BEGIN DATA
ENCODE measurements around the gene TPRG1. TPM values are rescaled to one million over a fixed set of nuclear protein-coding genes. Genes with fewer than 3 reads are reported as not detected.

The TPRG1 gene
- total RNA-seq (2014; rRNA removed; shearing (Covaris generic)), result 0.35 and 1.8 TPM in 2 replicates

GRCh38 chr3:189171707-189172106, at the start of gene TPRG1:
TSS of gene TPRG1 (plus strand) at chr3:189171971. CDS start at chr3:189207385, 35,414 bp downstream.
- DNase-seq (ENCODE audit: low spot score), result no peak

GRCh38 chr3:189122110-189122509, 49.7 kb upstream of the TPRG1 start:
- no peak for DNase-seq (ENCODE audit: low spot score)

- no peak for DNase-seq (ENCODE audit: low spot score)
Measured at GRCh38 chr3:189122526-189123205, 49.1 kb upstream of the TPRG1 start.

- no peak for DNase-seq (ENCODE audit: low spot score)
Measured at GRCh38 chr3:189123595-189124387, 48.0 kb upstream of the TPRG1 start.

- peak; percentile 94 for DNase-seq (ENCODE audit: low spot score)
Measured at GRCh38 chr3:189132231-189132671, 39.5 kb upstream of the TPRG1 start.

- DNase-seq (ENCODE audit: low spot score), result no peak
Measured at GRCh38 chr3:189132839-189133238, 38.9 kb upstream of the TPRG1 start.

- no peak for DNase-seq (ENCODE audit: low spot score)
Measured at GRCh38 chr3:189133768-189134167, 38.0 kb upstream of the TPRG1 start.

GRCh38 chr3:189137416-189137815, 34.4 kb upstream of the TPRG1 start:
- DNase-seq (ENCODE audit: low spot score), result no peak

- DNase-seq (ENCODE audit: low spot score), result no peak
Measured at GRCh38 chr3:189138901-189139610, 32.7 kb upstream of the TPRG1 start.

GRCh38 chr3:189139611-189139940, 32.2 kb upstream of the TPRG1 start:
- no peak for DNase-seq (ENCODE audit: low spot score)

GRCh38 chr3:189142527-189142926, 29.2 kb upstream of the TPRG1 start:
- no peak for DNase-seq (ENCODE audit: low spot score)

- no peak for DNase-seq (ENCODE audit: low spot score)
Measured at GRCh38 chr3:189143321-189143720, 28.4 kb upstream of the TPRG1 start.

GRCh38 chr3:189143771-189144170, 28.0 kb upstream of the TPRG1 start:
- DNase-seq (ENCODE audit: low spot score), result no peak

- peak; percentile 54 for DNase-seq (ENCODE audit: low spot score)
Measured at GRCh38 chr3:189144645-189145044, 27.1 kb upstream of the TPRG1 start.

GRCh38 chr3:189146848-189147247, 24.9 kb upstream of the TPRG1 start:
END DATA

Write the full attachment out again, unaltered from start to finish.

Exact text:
ENCODE measurements around the gene TPRG1. TPM values are rescaled to one million over a fixed set of nuclear protein-coding genes. Genes with fewer than 3 reads are reported as not detected.

The TPRG1 gene
- total RNA-seq (2014; rRNA removed; shearing (Covaris generic)), result 0.35 and 1.8 TPM in 2 replicates

GRCh38 chr3:189171707-189172106, at the start of gene TPRG1:
TSS of gene TPRG1 (plus strand) at chr3:189171971. CDS start at chr3:189207385, 35,414 bp downstream.
- DNase-seq (ENCODE audit: low spot score), result no peak

GRCh38 chr3:189122110-189122509, 49.7 kb upstream of the TPRG1 start:
- no peak for DNase-seq (ENCODE audit: low spot score)

- no peak for DNase-seq (ENCODE audit: low spot score)
Measured at GRCh38 chr3:189122526-189123205, 49.1 kb upstream of the TPRG1 start.

- no peak for DNase-seq (ENCODE audit: low spot score)
Measured at GRCh38 chr3:189123595-189124387, 48.0 kb upstream of the TPRG1 start.

- peak; percentile 94 for DNase-seq (ENCODE audit: low spot score)
Measured at GRCh38 chr3:189132231-189132671, 39.5 kb upstream of the TPRG1 start.

- DNase-seq (ENCODE audit: low spot score), result no peak
Measured at GRCh38 chr3:189132839-189133238, 38.9 kb upstream of the TPRG1 start.

- no peak for DNase-seq (ENCODE audit: low spot score)
Measured at GRCh38 chr3:189133768-189134167, 38.0 kb upstream of the TPRG1 start.

GRCh38 chr3:189137416-189137815, 34.4 kb upstream of the TPRG1 start:
- DNase-seq (ENCODE audit: low spot score), result no peak

- DNase-seq (ENCODE audit: low spot score), result no peak
Measured at GRCh38 chr3:189138901-189139610, 32.7 kb upstream of the TPRG1 start.

GRCh38 chr3:189139611-189139940, 32.2 kb upstream of the TPRG1 start:
- no peak for DNase-seq (ENCODE audit: low spot score)

GRCh38 chr3:189142527-189142926, 29.2 kb upstream of the TPRG1 start:
- no peak for DNase-seq (ENCODE audit: low spot score)

- no peak for DNase-seq (ENCODE audit: low spot score)
Measured at GRCh38 chr3:189143321-189143720, 28.4 kb upstream of the TPRG1 start.

GRCh38 chr3:189143771-189144170, 28.0 kb upstream of the TPRG1 start:
- DNase-seq (ENCODE audit: low spot score), result no peak

- peak; percentile 54 for DNase-seq (ENCODE audit: low spot score)
Measured at GRCh38 chr3:189144645-189145044, 27.1 kb upstream of the TPRG1 start.

GRCh38 chr3:189146848-189147247, 24.9 kb upstream of the TPRG1 start: